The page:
of 3.71 and 3.98 respectively (see Table 6).
As a candidate, Bradley is strongest among Democrats
who feel that the economy has gotten worse during the past year and those
who feel the economy will get worse in the future. He does not seem to benefit
from perceptions that crime is increasing, however. (See Table 7)
Bradleys main problem in Iowa appears to be
a lack of recognition. Among respondents, 20% of respondents answered "don't
know" when asked to give him a thermometer rating. The recognition level drops
even more dramatically when respondents were asked to rate his effectiveness.
Although he is perceived as close to Democrats ideologically and effective
in the international arena, Bradley needs to become more visible in Iowa if
he is to become a legitimate contender with Gore.
Comparing Gore and Bush
Why does Governor Bush hold such a commanding lead
on Vice President Al Gore at this point in the campaign? In many respects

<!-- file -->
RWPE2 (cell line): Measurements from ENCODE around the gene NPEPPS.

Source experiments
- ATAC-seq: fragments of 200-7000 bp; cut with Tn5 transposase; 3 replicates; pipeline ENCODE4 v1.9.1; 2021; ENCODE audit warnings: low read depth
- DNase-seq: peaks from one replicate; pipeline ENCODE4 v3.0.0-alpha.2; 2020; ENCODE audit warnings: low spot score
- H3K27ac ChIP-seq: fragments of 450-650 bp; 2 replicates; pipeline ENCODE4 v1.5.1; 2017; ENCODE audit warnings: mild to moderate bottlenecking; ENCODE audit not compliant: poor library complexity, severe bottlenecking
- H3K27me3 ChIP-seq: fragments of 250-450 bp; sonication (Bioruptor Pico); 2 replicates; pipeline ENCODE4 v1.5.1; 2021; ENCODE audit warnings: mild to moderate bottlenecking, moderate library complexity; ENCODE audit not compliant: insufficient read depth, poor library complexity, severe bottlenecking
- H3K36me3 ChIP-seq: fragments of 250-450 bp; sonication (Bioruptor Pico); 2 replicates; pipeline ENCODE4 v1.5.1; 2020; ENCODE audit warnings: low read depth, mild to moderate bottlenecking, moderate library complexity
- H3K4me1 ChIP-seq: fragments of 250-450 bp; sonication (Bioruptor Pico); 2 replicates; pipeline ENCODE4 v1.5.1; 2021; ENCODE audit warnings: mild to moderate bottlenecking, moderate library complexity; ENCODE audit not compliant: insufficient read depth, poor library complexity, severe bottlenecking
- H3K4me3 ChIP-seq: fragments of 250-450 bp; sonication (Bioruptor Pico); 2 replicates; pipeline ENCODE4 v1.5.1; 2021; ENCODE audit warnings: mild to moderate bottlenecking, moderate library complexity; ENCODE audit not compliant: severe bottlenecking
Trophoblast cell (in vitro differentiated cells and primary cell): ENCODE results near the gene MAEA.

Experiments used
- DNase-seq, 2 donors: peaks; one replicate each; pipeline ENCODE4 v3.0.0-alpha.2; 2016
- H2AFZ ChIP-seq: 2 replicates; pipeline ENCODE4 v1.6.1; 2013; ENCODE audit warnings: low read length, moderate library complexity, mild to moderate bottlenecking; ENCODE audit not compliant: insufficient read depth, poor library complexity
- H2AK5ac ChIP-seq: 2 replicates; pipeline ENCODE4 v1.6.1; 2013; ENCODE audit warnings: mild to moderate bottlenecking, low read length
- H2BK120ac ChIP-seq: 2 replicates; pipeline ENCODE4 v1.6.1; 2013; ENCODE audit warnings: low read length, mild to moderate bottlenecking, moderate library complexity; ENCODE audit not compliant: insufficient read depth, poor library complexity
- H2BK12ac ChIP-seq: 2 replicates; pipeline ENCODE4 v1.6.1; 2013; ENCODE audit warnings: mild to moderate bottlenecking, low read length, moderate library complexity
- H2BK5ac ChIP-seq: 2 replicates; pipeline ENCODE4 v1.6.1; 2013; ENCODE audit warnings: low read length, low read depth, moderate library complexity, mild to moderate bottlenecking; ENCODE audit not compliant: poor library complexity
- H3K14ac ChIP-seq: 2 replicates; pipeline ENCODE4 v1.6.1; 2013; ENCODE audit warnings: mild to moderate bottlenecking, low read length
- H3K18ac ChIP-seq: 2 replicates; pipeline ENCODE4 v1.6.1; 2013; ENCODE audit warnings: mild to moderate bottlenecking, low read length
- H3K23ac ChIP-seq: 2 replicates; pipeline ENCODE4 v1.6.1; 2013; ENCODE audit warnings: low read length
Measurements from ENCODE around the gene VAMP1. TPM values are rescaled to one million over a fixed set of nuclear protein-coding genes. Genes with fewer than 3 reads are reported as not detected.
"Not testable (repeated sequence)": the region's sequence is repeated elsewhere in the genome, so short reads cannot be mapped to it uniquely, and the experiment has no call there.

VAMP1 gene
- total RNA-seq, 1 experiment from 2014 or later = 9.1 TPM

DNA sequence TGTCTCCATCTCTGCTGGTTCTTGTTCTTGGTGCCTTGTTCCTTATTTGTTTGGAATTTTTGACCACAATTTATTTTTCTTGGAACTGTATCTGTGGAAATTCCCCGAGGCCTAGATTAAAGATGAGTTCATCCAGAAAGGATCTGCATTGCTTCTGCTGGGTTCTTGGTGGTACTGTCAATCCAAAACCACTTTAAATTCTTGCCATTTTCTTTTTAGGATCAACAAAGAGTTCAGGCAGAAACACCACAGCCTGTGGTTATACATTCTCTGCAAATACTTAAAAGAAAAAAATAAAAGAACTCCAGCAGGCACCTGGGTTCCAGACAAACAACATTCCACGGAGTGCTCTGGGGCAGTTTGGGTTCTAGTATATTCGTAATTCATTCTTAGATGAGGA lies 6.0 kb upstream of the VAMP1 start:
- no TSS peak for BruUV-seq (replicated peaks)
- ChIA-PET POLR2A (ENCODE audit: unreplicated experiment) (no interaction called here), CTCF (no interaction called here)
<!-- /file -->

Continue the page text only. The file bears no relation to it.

the lead is surprising. Yet, we should not forget that in 1988, once he became
the standard bearer for the Democratic party, Michael Dukakis, then Governor
of Massachusetts also held a significant early lead over then Vice President
George Bush, Sr.
Bill Clinton currently receives higher approval ratings
for how he is handling his job as president than did Ronald Reagan at this
point in his second term. Some 57% of Iowans approve of how Clinton is handling
his job as president, 71% approve of his handling of the economy and 51% approve
of how he is handling foreign affairs (on this latter item 10% say they dont
know and 39% say disapprove). Yet this performance success does not spill
over to benefit the Vice President. What does influence evaluations of the
Vice President are Bill Clintons personal shortcomings. In part this
arises because Al Gore is often seen on television answering questions about